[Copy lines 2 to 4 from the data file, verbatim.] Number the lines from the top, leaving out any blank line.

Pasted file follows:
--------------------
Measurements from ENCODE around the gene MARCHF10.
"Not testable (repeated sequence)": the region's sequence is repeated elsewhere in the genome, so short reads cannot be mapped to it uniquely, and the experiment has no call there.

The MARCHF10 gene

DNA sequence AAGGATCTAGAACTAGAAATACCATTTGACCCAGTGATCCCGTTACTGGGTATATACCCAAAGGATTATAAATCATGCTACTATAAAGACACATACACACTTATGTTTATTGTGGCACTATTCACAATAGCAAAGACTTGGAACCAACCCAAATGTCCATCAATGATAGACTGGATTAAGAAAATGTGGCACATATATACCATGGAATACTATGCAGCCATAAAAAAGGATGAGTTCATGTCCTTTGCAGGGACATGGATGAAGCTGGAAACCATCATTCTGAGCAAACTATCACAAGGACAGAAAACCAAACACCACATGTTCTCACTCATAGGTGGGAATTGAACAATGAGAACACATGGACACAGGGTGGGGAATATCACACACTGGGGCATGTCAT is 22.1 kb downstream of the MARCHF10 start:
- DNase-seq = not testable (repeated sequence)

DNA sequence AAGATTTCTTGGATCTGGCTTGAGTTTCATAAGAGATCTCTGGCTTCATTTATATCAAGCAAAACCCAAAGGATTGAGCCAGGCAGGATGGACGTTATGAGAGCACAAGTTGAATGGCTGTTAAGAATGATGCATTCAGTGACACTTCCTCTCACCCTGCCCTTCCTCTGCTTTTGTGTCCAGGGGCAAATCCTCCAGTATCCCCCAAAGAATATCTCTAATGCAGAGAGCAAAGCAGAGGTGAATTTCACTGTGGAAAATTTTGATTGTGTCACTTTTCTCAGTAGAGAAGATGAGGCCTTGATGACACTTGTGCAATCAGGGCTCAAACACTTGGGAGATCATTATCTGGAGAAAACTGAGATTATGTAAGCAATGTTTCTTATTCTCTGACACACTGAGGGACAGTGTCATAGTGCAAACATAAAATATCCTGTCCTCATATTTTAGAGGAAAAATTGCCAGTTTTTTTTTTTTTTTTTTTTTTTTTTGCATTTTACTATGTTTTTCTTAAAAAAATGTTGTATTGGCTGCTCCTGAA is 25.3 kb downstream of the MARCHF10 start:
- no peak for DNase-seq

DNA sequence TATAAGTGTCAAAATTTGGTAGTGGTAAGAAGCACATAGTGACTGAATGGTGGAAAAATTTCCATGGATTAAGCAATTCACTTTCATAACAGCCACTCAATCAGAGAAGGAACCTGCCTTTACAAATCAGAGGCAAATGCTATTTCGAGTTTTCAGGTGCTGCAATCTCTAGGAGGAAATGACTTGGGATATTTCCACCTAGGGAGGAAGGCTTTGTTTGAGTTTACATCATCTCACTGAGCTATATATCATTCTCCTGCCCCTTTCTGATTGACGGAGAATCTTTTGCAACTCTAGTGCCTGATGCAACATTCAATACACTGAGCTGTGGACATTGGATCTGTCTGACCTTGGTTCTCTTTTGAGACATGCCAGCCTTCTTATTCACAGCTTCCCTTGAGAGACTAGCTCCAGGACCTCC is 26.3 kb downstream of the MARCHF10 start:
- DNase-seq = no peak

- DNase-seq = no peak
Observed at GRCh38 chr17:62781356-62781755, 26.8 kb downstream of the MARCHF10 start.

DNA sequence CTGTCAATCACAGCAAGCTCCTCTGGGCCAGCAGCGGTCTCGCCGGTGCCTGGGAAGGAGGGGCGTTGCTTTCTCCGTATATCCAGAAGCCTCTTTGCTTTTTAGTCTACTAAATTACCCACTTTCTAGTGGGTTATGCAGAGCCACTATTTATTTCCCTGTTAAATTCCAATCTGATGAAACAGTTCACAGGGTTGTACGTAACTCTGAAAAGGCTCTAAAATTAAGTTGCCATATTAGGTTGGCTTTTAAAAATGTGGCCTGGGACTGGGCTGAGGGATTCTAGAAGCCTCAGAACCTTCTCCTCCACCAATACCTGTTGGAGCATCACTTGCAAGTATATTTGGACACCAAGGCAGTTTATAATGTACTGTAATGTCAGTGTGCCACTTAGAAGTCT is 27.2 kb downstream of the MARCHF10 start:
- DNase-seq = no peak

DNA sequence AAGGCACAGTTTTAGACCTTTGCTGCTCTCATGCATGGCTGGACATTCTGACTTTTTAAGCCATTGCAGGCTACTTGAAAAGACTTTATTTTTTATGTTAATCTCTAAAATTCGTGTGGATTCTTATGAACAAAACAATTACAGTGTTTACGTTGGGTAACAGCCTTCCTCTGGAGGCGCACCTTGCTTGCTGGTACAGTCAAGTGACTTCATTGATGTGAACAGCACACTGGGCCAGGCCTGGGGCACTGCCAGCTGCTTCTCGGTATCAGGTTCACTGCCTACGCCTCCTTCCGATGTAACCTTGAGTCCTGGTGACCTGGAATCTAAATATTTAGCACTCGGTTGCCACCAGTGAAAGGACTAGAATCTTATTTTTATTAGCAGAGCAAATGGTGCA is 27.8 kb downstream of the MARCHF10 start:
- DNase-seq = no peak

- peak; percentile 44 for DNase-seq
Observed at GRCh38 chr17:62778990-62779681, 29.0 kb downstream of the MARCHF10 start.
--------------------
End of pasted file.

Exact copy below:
"Not testable (repeated sequence)": the region's sequence is repeated elsewhere in the genome, so short reads cannot be mapped to it uniquely, and the experiment has no call there.

The MARCHF10 gene

DNA sequence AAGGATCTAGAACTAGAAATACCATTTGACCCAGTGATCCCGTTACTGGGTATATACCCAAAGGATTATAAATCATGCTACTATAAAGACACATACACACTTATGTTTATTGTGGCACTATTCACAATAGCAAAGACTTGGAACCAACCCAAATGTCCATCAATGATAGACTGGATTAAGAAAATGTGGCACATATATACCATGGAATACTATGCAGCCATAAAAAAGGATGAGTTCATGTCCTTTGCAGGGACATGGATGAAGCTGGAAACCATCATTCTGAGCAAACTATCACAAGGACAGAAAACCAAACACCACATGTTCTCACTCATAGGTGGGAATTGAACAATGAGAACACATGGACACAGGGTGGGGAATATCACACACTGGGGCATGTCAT is 22.1 kb downstream of the MARCHF10 start: